Inventing the future – OE-A hosts printed electronics competition
What do an artificial triceps, a smart gear selector and an indoor air quality meter have in common? Essential parts consist of organic and printed electronics. And they are among the 22 entries taking part in the "OE-A Competition 2021", which the international VDMA working group OE-A (Organic and Printed Electronics Association) organises every year.
Numerous international companies, research institutions and universities take part in the competition every year to present their new products, prototypes, and concepts. The submitted projects are judged by a jury of representatives from well-known international companies and institutes in three categories: "Prototypes & New Products"; "Freestyle Demonstrator"; and "Publicly Funded Project Demonstrator". As every year, all submitted products and demonstrators will be presented to the international community at LOPEC. LOPEC, which will take place this time as an online format from 23 to 25 March 2021.
“We received 22 submissions from 13 countries. We are excited about how many products and prototypes from such diverse fields as medicine, automotive, wearables or smart buildings are taking part in the competition," says Dr Klaus Hecker, managing director of the OE-A.
This year, the expert jury and visitors are once again faced with a difficult choice. Three examples briefly explained:
For "Automotive", Centi (Portugal) is taking part in the competition with a smart gear selector. The demonstrator is an intelligent control panel for an automatic transmission. In the panel, gear selection and lighting functions are integrated into the 3D material structure. Printed electronics enables the reduction of the number of mechanical and electrical parts to seamless design.
Especially during these times, air quality and the CO2 content of the room air are not only a problem during long meetings. With the indoor air quality meter from Rise (Sweden), a printed display shows the rising CO2 content. The demonstrator is also powered by an organic solar cell, making it energy-autonomous. The OPVs (organic photovoltaics) and displays work so efficiently that even the diffuse light indoors is sufficient for operation.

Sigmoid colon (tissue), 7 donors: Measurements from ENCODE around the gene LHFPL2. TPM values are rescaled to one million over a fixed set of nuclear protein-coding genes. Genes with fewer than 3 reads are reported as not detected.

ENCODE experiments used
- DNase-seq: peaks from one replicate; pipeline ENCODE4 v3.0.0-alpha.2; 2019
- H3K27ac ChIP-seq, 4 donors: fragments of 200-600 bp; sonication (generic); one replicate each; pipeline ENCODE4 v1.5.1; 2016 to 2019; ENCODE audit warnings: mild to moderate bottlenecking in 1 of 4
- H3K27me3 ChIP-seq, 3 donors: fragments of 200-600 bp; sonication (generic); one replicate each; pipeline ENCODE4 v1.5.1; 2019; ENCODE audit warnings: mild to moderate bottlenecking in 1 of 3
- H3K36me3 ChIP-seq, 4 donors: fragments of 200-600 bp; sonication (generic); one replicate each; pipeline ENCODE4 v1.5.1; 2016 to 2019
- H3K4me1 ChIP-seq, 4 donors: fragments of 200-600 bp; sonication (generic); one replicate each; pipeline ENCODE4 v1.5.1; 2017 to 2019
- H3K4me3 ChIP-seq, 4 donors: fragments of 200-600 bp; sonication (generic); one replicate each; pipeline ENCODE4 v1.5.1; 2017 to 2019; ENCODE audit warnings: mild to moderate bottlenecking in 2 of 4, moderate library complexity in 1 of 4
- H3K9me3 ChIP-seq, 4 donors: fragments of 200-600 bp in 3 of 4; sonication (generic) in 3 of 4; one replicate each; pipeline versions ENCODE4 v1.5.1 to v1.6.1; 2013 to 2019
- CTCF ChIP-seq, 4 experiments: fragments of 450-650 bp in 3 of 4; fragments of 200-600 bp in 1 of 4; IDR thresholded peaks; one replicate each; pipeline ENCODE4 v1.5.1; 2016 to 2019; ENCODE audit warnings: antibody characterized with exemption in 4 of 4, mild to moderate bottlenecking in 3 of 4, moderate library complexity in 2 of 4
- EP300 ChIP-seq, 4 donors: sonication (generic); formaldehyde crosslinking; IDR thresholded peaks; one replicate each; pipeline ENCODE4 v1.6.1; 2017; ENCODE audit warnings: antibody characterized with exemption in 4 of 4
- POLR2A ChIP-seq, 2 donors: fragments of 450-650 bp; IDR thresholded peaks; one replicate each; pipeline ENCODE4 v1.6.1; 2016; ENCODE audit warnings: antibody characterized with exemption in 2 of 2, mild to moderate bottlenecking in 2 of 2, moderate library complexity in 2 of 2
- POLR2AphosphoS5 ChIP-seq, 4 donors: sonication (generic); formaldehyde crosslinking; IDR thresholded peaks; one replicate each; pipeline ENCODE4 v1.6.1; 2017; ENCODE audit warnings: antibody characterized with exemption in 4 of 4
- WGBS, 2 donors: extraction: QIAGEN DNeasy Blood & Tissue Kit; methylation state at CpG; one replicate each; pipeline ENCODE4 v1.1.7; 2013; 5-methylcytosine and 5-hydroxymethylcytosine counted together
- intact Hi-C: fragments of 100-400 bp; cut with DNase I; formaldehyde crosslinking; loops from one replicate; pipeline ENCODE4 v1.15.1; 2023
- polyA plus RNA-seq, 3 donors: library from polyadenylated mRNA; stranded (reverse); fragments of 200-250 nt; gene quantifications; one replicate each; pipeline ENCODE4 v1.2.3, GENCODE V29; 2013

The bionic triceps submitted by the Friedrich-Alexander University Erlangen-Nuremberg (Germany), flexes its muscles with the help of printed electronics. The artificial muscles of the model arm are driven by printed dielectric elastomers. The actuator is produced by a modified aerosol jet printing process. The promising material systems, which can be used as actuators, sensors, or generators, offer particular advantages due to their lightweight design and high flexibility.
In addition to visiting the (virtual) exhibition, visitors will also have the opportunity to cast their voice for their favourite demonstrator. All visitors are invited to make their choice for the "Public Choice Award" on the OE-A website. The book "Unfolding Fashion Tech: Pioneers of Bright Futures" by Marina Toeters will be raffled off among all voters. The book offers a hopeful outlook on the future of fashion, textiles and technology. "A virtual walk through the online exhibition is worthwhile. Especially the broad range of submissions to the OE-A Competition, from concept to product, illustrates the potential printed electronics offers," emphasises Klaus Hecker.
The award ceremony for the "OE-A Competition 2021" will take place online this year on 15 April 2021. The winner of the "Public Choice Award" as well as the price winners of the three categories will present their demonstrators at a web seminar.
LOPEC visitors will get a comprehensive insight into printed electronics applications at the virtual OE-A booth at LOPEC 2021. A visit at the OE-A booth is also worthwhile to learn about the latest edition of the OE-A Roadmap, the results of the new business climate survey and the activities of the numerous international working groups. "We will present the many achievements of the OE-A and look forward to welcoming visitors at LOPEC 2021," says Klaus Hecker.
Caption: The Indoor Air Quality Meter from Rise (photo: Rise)